Standards For Lightning Protection Systems: US NFPA 780 vs BS EN 62305:2006
Lightning Protection Systems
Lightning Protection Systems are not only one of the most expensive infrastructure components of a building, but is also one of the least understood. In the United States, most industry and the government facilities are protected by NFPA 780 Standard for the Installation of Lightning Protection Systems. This tried and true standard issued by the same group that writes the National Electric Code (The NFPA), provides an excellent guideline for installing a straightforward one-size-fits-all lightning protection system.
US NFPA 780
NFPA 780 provides guidelines for how often to place air terminals, spacings for cross and down conductors, ground rod and loop requirements, surge-protection requirements, and how to install protection for trees, towers, etc. The standard however has two primary short falls in that it does not analyze the installed systems ability to handle an actual lightning strike, nor does it take into consideration what the system is protecting. In other words, NFPA 780 has the same requirements for a work shed as it does for a billion-dollar computer farm. These short falls along with virtually no legal and/or insurance industry requirements for lightning protection, has led many facilities managers to simply take their chances and forgo protecting their buildings.
BS EN 62305:2006
In 1752 Benjamin Franklin installed the world’s first lightning protection system on the Academy of Philadelphia (later the University of Pennsylvania) and the Pennsylvania State House (later Independence Hall). Within a few years he had installed lightning protection systems on several major public buildings in London and was one of the few 18th century Americans to receive the Royal Societies, Copley Medal for his work. Ever since, England has been a world-leader in the development of effective lightning protection systems. Today, there is no better standard than the BS EN 62305:2006 for lightning protection.
We can learn a lot about lightning protection by looking at the requirements of BS EN 62305:2006 which is significantly different and more demanding than the US NFPA 780 standard. Here are the basic requirements of BS EN 62305:2006:
- It requires a highly complex risk factor assessment which determines the level of required lightning protection. This risk assessment is quite complex and software is almost always used to perform the calculation. The calc includes, Human Life, Public Services, Cultural Heritage, Economic risk, and occupancy issues. This risk assessment is both good and bad in that work-sheds will have fewer requirements than found in NFPA 780, but billion-dollar computer farms will have greater requirements.
- The BS EN 62305:2006 standard requires an actual assessment of the lightning protection system to insure that it is capable of handling a lightning strike. The lightning strike calculations are far more significant for both the time domain parameter and the actual strike amperages (100kA to 200kA) than the US industry standard (often only 15kA). Calculations that are often required include:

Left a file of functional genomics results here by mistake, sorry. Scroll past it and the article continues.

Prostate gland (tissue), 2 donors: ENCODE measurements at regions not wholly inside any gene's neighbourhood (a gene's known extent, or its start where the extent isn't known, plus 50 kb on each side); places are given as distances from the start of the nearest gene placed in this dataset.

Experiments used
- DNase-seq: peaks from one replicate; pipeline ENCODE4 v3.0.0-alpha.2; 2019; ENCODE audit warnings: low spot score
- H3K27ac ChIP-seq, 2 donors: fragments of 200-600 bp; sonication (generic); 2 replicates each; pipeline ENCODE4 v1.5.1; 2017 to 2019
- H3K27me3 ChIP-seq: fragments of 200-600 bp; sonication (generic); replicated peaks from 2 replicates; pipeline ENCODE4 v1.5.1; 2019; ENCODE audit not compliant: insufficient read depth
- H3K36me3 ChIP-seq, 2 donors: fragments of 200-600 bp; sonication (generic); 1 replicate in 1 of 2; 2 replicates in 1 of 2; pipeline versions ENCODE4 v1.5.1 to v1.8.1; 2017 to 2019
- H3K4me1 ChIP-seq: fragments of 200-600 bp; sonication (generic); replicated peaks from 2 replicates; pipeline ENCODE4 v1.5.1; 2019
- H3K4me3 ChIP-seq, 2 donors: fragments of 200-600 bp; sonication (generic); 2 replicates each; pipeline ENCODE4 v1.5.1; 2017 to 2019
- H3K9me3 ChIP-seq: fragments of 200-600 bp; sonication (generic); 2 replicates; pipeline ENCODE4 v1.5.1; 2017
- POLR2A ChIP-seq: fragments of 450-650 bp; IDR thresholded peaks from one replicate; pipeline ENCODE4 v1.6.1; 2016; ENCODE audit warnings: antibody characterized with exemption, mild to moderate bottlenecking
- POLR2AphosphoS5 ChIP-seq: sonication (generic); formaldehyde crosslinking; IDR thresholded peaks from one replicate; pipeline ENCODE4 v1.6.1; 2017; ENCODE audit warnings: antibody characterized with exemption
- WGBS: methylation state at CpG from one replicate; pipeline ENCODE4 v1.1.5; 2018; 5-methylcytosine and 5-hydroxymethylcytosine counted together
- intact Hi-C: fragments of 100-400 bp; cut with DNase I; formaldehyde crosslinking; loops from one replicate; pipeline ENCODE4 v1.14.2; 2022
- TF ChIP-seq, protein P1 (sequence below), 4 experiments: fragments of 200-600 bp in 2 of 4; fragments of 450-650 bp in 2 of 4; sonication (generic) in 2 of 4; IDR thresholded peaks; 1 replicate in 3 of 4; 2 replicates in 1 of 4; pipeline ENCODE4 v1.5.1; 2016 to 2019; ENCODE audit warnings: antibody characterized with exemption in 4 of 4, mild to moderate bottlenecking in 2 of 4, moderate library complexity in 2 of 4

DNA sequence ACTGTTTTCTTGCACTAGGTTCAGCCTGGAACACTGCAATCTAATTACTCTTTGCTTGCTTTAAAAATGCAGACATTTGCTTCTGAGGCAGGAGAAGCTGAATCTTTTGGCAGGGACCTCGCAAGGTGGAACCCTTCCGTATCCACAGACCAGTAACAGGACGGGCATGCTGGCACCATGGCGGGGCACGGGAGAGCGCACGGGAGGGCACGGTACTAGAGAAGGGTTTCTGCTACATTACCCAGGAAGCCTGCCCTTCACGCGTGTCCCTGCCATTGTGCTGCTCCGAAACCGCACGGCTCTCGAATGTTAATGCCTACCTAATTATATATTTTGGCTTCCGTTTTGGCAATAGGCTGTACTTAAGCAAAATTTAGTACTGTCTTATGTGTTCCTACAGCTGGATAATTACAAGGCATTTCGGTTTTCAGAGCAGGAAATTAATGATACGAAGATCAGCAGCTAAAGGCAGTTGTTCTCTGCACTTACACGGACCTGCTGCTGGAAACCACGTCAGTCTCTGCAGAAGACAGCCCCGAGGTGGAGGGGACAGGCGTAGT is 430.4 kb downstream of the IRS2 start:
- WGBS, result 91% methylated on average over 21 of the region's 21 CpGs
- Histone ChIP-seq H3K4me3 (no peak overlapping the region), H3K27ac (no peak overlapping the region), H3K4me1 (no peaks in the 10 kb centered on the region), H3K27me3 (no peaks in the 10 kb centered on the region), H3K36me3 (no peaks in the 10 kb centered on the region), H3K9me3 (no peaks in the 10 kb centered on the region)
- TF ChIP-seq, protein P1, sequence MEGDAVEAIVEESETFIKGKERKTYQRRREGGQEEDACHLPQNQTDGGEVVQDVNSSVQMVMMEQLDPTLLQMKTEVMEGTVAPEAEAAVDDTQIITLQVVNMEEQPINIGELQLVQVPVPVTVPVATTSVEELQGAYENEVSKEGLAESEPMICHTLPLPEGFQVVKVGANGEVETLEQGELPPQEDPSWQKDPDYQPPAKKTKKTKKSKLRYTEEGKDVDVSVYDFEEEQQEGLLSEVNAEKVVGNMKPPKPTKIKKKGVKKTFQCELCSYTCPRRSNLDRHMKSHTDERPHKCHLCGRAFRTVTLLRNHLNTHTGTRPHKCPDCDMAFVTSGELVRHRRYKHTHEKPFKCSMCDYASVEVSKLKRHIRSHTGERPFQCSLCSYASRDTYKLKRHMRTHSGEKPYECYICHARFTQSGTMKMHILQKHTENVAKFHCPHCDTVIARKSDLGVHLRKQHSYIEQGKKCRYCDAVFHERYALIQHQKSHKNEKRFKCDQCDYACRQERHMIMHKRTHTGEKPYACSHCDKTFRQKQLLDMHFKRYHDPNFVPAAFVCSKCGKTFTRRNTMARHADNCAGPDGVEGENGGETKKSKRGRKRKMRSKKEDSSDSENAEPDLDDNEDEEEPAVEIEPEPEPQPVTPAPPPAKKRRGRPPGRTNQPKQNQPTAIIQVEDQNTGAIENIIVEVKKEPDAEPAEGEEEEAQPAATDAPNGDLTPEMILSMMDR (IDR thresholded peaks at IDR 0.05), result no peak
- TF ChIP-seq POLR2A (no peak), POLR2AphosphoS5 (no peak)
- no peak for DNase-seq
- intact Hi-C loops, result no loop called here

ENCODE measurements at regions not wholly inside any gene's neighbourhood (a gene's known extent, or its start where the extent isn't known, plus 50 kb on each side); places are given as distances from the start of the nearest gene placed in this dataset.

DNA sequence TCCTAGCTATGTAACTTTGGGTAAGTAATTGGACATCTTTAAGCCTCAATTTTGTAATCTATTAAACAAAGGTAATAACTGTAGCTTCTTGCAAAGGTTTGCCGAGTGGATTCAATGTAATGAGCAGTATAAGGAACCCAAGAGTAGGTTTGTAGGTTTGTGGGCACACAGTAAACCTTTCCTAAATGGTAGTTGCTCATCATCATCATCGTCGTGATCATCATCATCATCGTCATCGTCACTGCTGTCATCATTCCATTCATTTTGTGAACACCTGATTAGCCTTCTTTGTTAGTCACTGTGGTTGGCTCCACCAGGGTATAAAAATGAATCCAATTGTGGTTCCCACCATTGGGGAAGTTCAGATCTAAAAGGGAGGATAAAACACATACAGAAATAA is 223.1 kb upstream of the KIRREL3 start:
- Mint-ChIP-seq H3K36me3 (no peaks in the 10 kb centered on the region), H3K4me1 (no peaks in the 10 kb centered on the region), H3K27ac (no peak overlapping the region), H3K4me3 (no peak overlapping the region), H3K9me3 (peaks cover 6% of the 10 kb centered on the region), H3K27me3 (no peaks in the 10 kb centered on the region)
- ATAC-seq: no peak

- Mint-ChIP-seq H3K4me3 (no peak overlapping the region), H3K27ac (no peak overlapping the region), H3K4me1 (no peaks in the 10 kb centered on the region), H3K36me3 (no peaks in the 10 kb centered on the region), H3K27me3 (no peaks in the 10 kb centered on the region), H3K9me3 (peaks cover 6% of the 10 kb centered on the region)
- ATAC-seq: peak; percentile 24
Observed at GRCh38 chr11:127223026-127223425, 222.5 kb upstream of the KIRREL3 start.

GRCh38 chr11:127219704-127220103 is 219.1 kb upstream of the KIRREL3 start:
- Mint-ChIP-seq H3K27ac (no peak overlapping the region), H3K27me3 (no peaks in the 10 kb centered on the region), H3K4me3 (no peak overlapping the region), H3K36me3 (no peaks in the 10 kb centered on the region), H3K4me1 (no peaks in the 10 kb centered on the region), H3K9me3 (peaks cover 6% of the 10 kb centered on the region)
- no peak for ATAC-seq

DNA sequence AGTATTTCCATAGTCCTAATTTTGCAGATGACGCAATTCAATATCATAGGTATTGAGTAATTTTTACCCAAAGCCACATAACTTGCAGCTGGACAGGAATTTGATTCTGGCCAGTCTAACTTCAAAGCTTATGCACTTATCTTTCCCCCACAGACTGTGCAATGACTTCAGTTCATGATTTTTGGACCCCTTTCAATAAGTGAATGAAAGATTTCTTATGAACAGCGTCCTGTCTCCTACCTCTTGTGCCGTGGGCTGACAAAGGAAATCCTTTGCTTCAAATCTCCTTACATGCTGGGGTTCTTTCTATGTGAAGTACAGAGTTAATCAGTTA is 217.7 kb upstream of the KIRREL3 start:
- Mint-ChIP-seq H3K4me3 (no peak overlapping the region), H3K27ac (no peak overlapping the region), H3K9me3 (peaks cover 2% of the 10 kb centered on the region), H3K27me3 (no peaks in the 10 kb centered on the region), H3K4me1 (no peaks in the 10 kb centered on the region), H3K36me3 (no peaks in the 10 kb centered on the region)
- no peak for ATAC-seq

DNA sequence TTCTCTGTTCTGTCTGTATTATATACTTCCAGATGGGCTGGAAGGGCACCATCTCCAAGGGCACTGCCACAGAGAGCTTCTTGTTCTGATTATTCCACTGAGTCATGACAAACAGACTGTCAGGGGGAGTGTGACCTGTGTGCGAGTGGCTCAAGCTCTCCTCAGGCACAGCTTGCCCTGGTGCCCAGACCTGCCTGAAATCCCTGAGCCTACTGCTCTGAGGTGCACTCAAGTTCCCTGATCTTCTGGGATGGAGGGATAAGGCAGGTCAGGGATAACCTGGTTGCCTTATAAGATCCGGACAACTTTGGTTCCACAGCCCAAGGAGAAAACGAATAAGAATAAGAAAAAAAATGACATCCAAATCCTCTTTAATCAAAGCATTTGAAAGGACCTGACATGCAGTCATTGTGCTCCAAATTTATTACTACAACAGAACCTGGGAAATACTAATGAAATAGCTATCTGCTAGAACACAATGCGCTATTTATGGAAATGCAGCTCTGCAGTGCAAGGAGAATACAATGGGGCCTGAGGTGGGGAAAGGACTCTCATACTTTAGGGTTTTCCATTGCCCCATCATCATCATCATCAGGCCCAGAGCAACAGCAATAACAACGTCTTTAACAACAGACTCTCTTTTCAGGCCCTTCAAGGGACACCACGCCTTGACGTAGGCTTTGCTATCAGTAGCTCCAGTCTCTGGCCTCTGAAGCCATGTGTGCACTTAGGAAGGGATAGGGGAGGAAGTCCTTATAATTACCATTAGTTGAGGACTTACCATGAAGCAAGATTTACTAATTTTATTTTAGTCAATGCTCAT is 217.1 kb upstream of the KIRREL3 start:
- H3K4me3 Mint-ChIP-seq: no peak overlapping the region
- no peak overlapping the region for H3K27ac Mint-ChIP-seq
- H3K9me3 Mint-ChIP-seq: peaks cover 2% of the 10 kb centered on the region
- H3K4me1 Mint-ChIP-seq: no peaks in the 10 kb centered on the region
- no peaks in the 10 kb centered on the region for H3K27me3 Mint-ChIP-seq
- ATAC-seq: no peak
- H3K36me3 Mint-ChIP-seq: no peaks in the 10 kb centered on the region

- Expected amount of current to be carried on individual conductors in DC amps to ensure that current carrying capacity is not exceeded
- Rolling-ball theory of lightning protection tested against 3D computer models of the structure and surrounding area
- Spark gap and arc-flash calculations from the lightning protection system to adjacent conductive utilities
- Time-domain of the lightning strike on the specific structure. This is critical to understanding the amperage carrying capacity of the conductors. Without an actual calculation the BS EN 62305:2006 default time-domain could force the unnecessary installation of additional conductors.
- Frequency Spectrum of the lightning strike on the specific structure. This data is needed for both surge-protection and for timing of Circuit Breakers to prevent power outages
- And down conductors vary from 10-meter to 20-meter spacing’s, in the US we use a one-size-fits-all 30-meter spacing.
- Also the Zone of Protection or rolling ball theory in the EN standard varies the angle required based on the risk assessment, which can impact placement of certain types of aerials from 20-meter to 60-meter heights.
- Concrete columns that are used for down conductors must be tested a 0.2 ohms or less continuity, and rebar must be welded with 20x diameter overlaps. These must be bonded to the floor slab.
- Ground rings are required for all non-conductive buildings, buildings housing electronic systems, and certain risk factors. Individual rod installations (no ground ring) must be tested so that each electrode is at the same resistance to ground.
- Spark gaps between lightning conductors and other metallic objects must be considered
- Incoming utility services (such as overhead power lines) and adjoining public spaces may also be required to have protection systems installed, based on the risk assessment.
- Both internal and external lightning surge protection systems are mandatory.
BS EN 62305:2006; The grown-up version of the lightning protection
This is of course only a small list of differences. Bottom line, BS EN 62305:2006 is the grown-up version of the lightning protection compared to the watered down child’s play version the US uses. Also of note, the EN/IEC and BS versions of the lightning standards differ in the risk assessment calculation.
Rolling Sphere Studies, Time Domain Studies and Frequency Spectrum Studies
E&S Grounding Solutions can perform Rolling Sphere studies in compliance with BS EN 62305:2006 standards, along with the Time Domain and Frequency Spectrum studies. The BS standards have many exceptions for reducing the physical installation requirements. The Rolling Ball and Lightning Transient studies will be critical in the Risk Assessment process for reducing over-engineered requirements found in the BS EN 62305:2006 standard.